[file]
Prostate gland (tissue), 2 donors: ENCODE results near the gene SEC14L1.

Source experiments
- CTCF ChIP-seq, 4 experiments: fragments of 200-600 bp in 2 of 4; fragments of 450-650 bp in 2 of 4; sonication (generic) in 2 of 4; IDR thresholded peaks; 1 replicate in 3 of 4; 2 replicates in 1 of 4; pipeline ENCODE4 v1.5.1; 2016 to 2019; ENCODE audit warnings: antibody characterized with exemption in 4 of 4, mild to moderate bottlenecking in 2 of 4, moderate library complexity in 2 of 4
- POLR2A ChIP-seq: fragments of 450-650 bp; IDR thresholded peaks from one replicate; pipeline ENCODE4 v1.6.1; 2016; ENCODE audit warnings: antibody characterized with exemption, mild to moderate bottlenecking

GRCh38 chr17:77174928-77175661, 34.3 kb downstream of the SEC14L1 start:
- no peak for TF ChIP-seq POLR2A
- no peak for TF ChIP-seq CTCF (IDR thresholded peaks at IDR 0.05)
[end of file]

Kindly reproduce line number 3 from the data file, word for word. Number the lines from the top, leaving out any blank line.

- CTCF ChIP-seq, 4 experiments: fragments of 200-600 bp in 2 of 4; fragments of 450-650 bp in 2 of 4; sonication (generic) in 2 of 4; IDR thresholded peaks; 1 replicate in 3 of 4; 2 replicates in 1 of 4; pipeline ENCODE4 v1.5.1; 2016 to 2019; ENCODE audit warnings: antibody characterized with exemption in 4 of 4, mild to moderate bottlenecking in 2 of 4, moderate library complexity in 2 of 4